She glanced over her shoulder only once before walking up toward the cabin.

She was quite startled at her own boldness. How did she dare do this? She had no idea. It was as if "something" impelled her.

Sophie went up to the door and knocked. She waited a while but nobody answered. She tried the handle cautiously, and the door opened.

"Hallo!" she called. "Is anyone at home?"

She went in and found herself in a living room. She dared not shut the door behind her.

Somebody was obviously living here. Sophie could hear wood crackling in the old stove. Someone had been here very recently.

On a big dining table stood a typewriter, some books, a couple of pencils, and a pile of paper. A smaller table and two chairs stood by the window that overlooked the lake. Apart from that there was very little furniture, although the whole of one wall was lined with book-shelves filled with books. Above a white chest of drawers hung a large round mirror in a heavy brass frame. It looked very old.

On one of the walls hung two pictures. One was an oil painting of a white house which lay a stone's throw from a little bay with a red boathouse. Between the house and the boathouse was a sloping garden with an apple tree, a few thick bushes, and some rocks. A dense fringe of birch trees framed the garden like a garland. The title of the painting was "Bjerkely."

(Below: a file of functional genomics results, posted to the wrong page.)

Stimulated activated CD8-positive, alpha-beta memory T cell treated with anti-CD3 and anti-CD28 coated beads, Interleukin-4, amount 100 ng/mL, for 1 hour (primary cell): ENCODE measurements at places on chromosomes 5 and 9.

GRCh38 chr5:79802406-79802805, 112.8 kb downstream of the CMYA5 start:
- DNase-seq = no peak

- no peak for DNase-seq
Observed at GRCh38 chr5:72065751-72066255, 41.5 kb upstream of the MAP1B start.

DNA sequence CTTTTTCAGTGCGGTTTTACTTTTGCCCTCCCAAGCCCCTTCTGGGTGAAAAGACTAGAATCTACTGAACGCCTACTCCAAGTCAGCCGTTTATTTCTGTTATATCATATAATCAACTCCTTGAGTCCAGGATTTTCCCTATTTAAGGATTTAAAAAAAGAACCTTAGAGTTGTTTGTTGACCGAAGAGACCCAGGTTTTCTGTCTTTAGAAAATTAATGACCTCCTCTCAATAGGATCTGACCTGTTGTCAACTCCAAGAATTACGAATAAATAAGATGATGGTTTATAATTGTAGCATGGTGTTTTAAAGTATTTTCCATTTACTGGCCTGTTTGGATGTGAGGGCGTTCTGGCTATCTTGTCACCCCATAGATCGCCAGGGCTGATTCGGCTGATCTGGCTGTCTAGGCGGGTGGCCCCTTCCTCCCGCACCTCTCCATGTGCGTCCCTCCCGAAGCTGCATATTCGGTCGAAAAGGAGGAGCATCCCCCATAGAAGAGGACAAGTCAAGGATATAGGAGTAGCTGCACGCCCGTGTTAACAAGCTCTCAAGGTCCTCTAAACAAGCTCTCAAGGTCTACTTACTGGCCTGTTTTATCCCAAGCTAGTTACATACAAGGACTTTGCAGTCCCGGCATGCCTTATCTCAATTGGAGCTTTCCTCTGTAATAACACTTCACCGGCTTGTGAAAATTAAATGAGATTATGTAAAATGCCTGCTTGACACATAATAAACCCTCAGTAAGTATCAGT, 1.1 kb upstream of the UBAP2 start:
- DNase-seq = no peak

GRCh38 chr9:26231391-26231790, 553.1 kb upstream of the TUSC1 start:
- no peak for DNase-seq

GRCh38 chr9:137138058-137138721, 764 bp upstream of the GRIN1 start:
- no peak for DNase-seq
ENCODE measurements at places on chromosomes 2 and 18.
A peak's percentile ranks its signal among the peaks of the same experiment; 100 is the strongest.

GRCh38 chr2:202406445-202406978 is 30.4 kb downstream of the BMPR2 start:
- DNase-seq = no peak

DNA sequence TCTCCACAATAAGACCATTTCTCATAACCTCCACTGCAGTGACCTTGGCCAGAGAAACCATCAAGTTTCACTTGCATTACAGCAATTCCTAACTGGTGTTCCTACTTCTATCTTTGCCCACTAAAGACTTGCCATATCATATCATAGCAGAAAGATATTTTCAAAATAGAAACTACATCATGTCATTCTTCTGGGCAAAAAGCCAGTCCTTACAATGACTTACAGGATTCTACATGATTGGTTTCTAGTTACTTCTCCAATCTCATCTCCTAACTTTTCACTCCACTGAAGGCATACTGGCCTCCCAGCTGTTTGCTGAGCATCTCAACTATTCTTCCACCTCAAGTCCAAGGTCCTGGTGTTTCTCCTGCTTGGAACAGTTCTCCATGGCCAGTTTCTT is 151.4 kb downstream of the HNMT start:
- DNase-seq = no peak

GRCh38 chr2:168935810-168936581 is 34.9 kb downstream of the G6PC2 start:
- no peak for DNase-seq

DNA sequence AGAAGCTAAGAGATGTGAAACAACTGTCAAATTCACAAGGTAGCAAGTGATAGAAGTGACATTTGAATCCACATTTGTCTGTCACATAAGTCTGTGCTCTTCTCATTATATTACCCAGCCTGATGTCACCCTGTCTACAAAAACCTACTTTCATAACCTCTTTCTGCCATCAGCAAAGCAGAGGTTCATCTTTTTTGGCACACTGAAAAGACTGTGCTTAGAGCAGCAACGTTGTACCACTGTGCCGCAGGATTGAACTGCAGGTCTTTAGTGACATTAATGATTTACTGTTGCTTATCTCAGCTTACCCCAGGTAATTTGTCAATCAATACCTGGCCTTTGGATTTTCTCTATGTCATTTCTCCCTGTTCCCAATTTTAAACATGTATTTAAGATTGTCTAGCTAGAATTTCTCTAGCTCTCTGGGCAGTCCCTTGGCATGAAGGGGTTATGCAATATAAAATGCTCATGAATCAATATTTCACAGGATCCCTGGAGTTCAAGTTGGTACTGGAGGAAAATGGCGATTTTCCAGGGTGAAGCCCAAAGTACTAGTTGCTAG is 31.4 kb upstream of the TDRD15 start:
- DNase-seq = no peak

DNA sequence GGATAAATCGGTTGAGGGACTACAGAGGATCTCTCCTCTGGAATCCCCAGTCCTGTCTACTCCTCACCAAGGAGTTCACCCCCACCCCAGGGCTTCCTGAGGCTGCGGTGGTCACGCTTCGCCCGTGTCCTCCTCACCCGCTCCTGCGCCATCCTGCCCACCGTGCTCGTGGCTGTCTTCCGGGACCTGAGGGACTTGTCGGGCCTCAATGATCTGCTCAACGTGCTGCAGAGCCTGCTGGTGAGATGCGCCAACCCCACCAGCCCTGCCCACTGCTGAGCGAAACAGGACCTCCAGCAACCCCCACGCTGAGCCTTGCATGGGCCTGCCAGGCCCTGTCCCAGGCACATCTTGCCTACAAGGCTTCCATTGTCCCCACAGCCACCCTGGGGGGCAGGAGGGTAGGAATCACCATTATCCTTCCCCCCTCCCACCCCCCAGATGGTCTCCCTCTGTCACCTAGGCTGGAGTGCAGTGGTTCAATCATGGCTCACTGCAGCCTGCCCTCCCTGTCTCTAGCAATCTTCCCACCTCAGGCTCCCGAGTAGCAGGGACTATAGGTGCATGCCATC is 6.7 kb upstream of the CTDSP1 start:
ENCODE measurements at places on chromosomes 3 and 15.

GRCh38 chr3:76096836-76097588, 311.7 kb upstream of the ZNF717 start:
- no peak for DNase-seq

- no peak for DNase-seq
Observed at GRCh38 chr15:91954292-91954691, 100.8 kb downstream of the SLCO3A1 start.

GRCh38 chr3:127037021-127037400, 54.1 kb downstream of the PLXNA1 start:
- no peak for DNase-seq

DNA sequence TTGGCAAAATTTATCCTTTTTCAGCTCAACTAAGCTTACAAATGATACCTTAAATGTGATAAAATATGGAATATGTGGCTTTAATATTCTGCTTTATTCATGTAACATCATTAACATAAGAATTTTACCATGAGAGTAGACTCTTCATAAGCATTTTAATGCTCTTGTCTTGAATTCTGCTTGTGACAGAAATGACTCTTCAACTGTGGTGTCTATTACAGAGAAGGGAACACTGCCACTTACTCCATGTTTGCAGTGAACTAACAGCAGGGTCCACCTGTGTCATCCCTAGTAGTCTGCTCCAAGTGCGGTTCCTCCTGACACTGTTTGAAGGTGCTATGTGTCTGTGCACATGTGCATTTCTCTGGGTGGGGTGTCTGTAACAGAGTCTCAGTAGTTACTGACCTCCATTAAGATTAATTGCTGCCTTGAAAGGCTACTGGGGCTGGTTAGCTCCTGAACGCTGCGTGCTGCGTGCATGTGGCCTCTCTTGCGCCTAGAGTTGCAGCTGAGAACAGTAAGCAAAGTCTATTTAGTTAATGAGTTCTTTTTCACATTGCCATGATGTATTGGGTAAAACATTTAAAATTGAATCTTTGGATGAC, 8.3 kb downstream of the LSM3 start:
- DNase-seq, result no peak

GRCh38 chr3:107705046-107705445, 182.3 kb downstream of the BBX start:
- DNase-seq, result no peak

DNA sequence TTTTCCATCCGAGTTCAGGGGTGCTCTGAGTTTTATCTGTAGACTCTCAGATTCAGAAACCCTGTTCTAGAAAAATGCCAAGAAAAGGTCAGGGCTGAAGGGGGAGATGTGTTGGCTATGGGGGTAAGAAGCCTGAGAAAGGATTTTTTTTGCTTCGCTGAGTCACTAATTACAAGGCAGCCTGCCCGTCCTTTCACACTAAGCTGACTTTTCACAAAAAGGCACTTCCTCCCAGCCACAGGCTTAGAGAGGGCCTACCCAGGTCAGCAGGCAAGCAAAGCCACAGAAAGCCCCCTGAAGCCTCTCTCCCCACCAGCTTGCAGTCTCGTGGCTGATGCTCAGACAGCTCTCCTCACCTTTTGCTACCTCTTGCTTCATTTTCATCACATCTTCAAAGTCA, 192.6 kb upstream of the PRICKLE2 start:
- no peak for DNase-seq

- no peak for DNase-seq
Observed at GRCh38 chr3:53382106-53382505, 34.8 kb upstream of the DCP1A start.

Beside that painting hung an old portrait of a man sitting in a chair by a window. He had a book in his lap. This picture also had a little bay with trees and rocks in the background. It looked as though it had been painted several hundred years ago. The title of the picture was "Berkeley." The painter's name was Smibert.

Berkeley and Bjerkely. How strange!

Sophie continued her investigation. A door led from the living room to a small kitchen. Someone had just done the dishes. Plates and glasses were piled on a tea towel, some of them still glistening with drops of soapy water. There was a tin bowl on the floor with some leftover scraps of food in it. Whoever lived here had a pet, a dog or a cat.